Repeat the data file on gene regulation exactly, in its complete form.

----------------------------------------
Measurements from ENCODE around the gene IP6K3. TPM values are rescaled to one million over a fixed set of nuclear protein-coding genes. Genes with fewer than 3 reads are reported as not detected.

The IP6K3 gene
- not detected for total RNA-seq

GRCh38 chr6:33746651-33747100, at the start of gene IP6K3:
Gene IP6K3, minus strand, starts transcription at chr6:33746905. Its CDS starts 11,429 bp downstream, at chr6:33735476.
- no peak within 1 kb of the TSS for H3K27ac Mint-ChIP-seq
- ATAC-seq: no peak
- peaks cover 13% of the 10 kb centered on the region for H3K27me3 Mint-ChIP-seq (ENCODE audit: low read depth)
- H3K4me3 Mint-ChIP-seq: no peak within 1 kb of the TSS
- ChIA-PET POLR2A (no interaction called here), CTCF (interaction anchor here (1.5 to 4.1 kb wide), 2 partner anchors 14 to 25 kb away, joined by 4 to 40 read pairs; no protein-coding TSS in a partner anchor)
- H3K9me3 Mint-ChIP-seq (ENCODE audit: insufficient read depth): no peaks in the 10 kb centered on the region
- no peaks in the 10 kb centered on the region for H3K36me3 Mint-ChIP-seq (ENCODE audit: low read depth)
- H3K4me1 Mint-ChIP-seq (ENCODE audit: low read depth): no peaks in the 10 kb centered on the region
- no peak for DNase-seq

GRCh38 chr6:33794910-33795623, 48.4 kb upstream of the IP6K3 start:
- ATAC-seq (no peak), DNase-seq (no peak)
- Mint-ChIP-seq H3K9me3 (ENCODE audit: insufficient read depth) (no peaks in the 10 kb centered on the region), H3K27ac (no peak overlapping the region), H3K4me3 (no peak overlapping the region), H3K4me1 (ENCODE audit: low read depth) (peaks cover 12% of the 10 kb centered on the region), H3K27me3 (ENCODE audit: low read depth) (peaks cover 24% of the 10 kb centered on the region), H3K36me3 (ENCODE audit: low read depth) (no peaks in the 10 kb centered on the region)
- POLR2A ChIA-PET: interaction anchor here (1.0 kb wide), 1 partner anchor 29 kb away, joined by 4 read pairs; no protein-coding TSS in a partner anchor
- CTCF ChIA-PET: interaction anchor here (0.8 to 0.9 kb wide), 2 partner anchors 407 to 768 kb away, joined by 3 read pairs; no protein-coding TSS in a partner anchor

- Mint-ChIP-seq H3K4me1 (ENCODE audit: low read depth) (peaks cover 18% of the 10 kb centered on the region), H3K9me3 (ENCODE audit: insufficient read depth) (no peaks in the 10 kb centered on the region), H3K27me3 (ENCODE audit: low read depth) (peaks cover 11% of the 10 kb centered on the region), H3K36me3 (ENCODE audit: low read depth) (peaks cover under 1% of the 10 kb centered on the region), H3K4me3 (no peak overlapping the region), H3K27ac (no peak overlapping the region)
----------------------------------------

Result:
Measurements from ENCODE around the gene IP6K3. TPM values are rescaled to one million over a fixed set of nuclear protein-coding genes. Genes with fewer than 3 reads are reported as not detected.

The IP6K3 gene
- not detected for total RNA-seq

GRCh38 chr6:33746651-33747100, at the start of gene IP6K3:
Gene IP6K3, minus strand, starts transcription at chr6:33746905. Its CDS starts 11,429 bp downstream, at chr6:33735476.
- no peak within 1 kb of the TSS for H3K27ac Mint-ChIP-seq
- ATAC-seq: no peak
- peaks cover 13% of the 10 kb centered on the region for H3K27me3 Mint-ChIP-seq (ENCODE audit: low read depth)
- H3K4me3 Mint-ChIP-seq: no peak within 1 kb of the TSS
- ChIA-PET POLR2A (no interaction called here), CTCF (interaction anchor here (1.5 to 4.1 kb wide), 2 partner anchors 14 to 25 kb away, joined by 4 to 40 read pairs; no protein-coding TSS in a partner anchor)
- H3K9me3 Mint-ChIP-seq (ENCODE audit: insufficient read depth): no peaks in the 10 kb centered on the region
- no peaks in the 10 kb centered on the region for H3K36me3 Mint-ChIP-seq (ENCODE audit: low read depth)
- H3K4me1 Mint-ChIP-seq (ENCODE audit: low read depth): no peaks in the 10 kb centered on the region
- no peak for DNase-seq

GRCh38 chr6:33794910-33795623, 48.4 kb upstream of the IP6K3 start:
- ATAC-seq (no peak), DNase-seq (no peak)
- Mint-ChIP-seq H3K9me3 (ENCODE audit: insufficient read depth) (no peaks in the 10 kb centered on the region), H3K27ac (no peak overlapping the region), H3K4me3 (no peak overlapping the region), H3K4me1 (ENCODE audit: low read depth) (peaks cover 12% of the 10 kb centered on the region), H3K27me3 (ENCODE audit: low read depth) (peaks cover 24% of the 10 kb centered on the region), H3K36me3 (ENCODE audit: low read depth) (no peaks in the 10 kb centered on the region)
- POLR2A ChIA-PET: interaction anchor here (1.0 kb wide), 1 partner anchor 29 kb away, joined by 4 read pairs; no protein-coding TSS in a partner anchor
- CTCF ChIA-PET: interaction anchor here (0.8 to 0.9 kb wide), 2 partner anchors 407 to 768 kb away, joined by 3 read pairs; no protein-coding TSS in a partner anchor

- Mint-ChIP-seq H3K4me1 (ENCODE audit: low read depth) (peaks cover 18% of the 10 kb centered on the region), H3K9me3 (ENCODE audit: insufficient read depth) (no peaks in the 10 kb centered on the region), H3K27me3 (ENCODE audit: low read depth) (peaks cover 11% of the 10 kb centered on the region), H3K36me3 (ENCODE audit: low read depth) (peaks cover under 1% of the 10 kb centered on the region), H3K4me3 (no peak overlapping the region), H3K27ac (no peak overlapping the region)